SHARES in European airlines have plunged as evidence mounts that the coronavirus can be transmitted among people.
Investors are worried that another outbreak of a fatal disease could disrupt air travel, just as SARS did when it made more than 8,000 people ill and killed 774 in 2002 and 2003.
Shares in British Airways parent IAG fell 4.6pc in London yesterday, the sharpest drop since April 5, when the shares were hit by concern about a bird-flu virus in China.
"A more developed outbreak could significantly hit short-term travel demand," said Damian Brewer of RBC Capital Markets in London.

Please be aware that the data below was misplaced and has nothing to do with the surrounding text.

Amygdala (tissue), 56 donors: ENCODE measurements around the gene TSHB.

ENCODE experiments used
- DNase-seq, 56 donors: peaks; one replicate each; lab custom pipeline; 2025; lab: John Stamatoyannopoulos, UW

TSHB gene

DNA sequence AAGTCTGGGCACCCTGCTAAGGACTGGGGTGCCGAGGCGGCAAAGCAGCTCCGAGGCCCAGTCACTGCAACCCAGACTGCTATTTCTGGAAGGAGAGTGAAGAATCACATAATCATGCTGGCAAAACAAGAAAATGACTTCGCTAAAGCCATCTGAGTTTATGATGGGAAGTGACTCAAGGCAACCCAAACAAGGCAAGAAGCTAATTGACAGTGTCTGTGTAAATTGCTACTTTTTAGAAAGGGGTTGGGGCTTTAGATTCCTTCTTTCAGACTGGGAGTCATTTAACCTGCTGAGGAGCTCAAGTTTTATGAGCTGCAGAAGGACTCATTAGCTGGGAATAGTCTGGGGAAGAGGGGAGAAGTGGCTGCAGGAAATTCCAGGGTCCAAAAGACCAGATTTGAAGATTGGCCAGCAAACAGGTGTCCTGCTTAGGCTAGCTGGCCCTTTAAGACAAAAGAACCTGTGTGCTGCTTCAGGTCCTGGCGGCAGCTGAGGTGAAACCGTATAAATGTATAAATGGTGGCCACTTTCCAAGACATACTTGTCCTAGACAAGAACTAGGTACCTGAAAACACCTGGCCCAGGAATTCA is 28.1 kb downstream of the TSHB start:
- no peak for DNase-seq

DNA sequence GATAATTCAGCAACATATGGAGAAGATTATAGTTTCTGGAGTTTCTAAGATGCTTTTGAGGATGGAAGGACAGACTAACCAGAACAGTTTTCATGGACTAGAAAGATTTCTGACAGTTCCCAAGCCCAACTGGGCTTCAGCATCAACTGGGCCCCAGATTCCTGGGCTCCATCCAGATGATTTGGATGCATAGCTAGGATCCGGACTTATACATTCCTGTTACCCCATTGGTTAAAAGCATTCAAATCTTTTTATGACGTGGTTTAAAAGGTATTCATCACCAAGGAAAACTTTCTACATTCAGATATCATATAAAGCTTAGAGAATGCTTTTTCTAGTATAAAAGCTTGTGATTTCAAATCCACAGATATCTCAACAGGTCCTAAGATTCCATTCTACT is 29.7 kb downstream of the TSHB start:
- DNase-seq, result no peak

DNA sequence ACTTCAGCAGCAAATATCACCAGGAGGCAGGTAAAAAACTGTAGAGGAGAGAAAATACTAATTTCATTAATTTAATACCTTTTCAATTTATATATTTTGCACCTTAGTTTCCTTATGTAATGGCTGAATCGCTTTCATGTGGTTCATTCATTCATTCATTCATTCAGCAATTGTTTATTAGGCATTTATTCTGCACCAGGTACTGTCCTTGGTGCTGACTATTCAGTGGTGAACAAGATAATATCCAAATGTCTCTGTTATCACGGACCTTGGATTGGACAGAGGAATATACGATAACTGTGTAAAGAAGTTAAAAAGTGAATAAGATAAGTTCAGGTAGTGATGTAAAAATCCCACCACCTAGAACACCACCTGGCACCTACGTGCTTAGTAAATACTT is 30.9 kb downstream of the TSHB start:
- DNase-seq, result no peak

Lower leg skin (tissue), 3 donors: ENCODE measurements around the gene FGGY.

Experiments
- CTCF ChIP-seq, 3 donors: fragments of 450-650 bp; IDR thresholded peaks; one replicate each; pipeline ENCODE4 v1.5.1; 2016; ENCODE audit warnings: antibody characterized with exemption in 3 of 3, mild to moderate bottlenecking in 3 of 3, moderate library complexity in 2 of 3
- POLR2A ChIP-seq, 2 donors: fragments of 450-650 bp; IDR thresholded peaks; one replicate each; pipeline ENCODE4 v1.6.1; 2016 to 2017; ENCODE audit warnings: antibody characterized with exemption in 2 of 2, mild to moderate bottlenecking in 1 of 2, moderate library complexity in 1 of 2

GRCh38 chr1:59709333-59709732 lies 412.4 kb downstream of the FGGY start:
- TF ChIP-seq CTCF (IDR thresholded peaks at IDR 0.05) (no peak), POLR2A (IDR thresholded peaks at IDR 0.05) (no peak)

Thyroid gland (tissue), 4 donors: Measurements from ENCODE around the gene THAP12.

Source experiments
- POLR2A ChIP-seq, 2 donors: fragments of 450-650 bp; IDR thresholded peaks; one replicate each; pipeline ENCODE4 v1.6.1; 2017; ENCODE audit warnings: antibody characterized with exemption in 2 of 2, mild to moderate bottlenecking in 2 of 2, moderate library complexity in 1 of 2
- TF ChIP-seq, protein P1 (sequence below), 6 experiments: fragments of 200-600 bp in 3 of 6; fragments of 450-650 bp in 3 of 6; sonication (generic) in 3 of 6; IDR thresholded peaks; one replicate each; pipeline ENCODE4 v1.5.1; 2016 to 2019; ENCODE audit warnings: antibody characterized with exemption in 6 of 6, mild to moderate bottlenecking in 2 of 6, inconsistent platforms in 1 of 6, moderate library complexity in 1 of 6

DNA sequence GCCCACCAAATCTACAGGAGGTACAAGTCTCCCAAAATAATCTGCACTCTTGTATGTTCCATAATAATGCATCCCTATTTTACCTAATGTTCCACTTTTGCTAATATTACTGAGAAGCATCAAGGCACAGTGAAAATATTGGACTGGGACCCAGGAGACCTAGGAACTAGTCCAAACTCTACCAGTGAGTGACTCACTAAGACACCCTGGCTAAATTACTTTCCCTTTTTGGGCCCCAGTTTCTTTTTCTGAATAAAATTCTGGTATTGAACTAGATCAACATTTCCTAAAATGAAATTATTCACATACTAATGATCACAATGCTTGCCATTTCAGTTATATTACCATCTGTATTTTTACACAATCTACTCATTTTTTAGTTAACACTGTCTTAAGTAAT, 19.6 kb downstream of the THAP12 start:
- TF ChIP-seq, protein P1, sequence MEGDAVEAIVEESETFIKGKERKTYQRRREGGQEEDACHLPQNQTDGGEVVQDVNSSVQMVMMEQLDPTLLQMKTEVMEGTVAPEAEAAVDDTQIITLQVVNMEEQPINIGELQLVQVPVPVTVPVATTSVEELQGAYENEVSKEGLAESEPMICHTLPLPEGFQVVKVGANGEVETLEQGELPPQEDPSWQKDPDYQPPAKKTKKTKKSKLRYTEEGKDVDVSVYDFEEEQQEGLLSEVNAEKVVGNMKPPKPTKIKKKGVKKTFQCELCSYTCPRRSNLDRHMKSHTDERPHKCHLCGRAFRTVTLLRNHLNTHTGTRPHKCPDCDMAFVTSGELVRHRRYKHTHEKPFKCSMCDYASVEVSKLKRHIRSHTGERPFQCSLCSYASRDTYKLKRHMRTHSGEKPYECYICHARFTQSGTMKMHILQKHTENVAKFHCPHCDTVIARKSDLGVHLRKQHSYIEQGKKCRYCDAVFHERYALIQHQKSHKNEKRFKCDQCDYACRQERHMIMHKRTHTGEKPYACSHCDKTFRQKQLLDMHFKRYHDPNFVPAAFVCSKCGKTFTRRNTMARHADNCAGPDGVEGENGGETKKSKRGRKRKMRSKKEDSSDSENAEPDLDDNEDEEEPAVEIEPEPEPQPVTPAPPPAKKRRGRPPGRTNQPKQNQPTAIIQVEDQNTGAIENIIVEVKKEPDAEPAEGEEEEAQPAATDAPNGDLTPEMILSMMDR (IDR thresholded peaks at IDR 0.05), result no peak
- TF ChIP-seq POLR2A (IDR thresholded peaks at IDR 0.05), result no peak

"Any sustained dent in travel demand could also diminish cash flows and increase financial stress risk."
Shares in Lufthansa, Europe's second-biggest airline, slid as much as 3.5pc at one stage but later trimmed those losses. Shares in Ryanair were down just 0.3pc in Dublin but Europe's largest low-cost airline was buoyed by good news – chief executive Michael O'Leary plans to stay for another five years.
Keiji Fukuda, head of health security and the environment at the World Health Organisation, said on Sunday that occurrence of coronavirus in clusters in several countries suggests the virus could be spread among people when there was "close contact".